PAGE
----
Homemade Math


Pearline Scott

This lesson was created as a part of the SMART website and is hosted by the Illinois Institute of Technology


This is a new Web page. This site will help you with your homework.

Parents and students may use this site to help with  homework, and to create

assignments at home.                                                                                              

Here are some examples of  lessons that you can do at home. 


    Find a recipe that uses fractions . If the recipe serves 4 people decrease it by 2. 

    You must decide whether to subtract or divide.     


                 1 ½ cups sugar

                  1 ½ ÷2=

     Look  for  numbers  in the   newspaper   with decimals and put them in order from 

     the greatest to least. Next round them to the nearest tenths, hundredths and thousandths



                 459.1597,  8831.04621, 758.00129,   125.4578



             tenths             hundredths            thousandths
  8831.04621   8831.0   8831.05   8831.046
    758.00129     758.0     578.00     578.001
    459.1597     459.2     459.16     459.160
    125.4578                      125.5     125.46     125.458

          There are many  items around the house that you can measure. First you can  find the length and width of a table,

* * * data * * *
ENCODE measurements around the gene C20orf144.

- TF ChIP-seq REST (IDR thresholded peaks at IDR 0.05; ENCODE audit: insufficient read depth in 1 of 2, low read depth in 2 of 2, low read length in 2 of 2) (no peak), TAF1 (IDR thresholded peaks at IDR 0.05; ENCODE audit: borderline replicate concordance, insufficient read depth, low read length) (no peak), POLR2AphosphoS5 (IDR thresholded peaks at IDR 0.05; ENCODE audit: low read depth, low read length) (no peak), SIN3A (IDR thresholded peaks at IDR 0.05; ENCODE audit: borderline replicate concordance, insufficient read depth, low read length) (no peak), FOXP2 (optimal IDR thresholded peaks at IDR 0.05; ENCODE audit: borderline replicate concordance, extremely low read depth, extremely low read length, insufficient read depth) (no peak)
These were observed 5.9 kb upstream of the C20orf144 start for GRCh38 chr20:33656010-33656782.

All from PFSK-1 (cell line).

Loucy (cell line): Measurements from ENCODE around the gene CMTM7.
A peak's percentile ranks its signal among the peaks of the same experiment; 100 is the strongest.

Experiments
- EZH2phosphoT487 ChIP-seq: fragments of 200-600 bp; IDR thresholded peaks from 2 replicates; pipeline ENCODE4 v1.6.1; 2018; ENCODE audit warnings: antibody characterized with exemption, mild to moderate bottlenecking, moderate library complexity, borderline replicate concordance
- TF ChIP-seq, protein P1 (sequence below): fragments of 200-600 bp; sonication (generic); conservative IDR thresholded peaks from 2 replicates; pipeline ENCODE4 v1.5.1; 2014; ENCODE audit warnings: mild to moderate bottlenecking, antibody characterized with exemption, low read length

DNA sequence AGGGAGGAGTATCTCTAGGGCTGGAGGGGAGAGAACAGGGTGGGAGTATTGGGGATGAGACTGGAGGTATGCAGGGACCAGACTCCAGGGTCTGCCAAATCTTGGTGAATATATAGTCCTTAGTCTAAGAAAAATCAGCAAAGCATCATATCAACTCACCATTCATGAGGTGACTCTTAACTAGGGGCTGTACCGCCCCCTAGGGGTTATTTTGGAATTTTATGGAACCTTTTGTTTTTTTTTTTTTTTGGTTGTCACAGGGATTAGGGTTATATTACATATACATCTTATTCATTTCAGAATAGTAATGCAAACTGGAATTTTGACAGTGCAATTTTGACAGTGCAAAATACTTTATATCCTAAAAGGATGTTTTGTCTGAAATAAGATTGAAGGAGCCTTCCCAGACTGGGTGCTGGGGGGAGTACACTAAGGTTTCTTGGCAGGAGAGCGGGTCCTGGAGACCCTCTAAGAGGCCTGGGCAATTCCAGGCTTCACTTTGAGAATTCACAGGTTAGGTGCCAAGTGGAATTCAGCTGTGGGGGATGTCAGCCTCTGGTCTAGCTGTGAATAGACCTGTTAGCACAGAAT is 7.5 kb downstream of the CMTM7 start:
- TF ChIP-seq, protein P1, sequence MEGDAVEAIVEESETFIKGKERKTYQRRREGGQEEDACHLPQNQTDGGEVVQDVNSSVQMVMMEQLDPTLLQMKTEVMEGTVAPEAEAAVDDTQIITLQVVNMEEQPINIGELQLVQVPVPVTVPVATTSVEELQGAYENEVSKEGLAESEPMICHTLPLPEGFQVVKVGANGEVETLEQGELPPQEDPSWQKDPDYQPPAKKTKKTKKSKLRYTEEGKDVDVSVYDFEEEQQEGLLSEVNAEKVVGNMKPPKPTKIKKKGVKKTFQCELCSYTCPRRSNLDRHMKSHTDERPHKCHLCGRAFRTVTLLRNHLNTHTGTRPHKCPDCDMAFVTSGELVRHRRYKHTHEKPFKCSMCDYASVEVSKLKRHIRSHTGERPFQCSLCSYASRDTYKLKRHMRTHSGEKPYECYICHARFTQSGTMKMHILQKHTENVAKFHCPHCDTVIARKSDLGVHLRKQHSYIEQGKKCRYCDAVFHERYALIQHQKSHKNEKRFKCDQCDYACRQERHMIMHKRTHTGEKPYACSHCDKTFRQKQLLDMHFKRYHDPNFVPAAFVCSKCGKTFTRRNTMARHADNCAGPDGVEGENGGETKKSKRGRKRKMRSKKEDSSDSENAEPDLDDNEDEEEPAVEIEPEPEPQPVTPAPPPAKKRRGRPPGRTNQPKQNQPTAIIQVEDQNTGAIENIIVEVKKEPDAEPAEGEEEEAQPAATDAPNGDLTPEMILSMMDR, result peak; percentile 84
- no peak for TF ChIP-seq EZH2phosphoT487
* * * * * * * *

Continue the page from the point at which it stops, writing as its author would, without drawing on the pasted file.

next  measure the height of a door.




 Tips for Helping Your Child with Homework

* Provide a nice, quiet place that is free from distractions. (Turn off the television, music and video games.)

* Have a set time. (It's a good idea to have your child do homework as soon as he or she gets home. Ideas are still fresh on the mind.)

* Provide a light snack your child can eat before starting. (This is work! Your kid needs energy.)

* Keep the kiddies away, and Jack, the dog, too. (If there are little siblings around, teach them to respect the important work the older child doing. Oh, about Jack. Keeping the dog away will guarantee that I won't hear that old sob story, "My dog ate my homework.")

* Homework should usually take no longer than one-half hour. (If more time is used, check to see if there is a problem. Remember, homework is practice. The work has already been discussed in class and there should be notes and examples in the student's notebook.)

* Don't forget study time. (I always stress that there is a difference between doing homework and studying. Students may study and review their work at anytime, that includes weekends.

Thank You 4 Your Help and Support.
I Know I Can Count On You!
Ms. Scott


  1. fractions

  2. decimals

  3. measurements

  4. integers

  5. whole numbers




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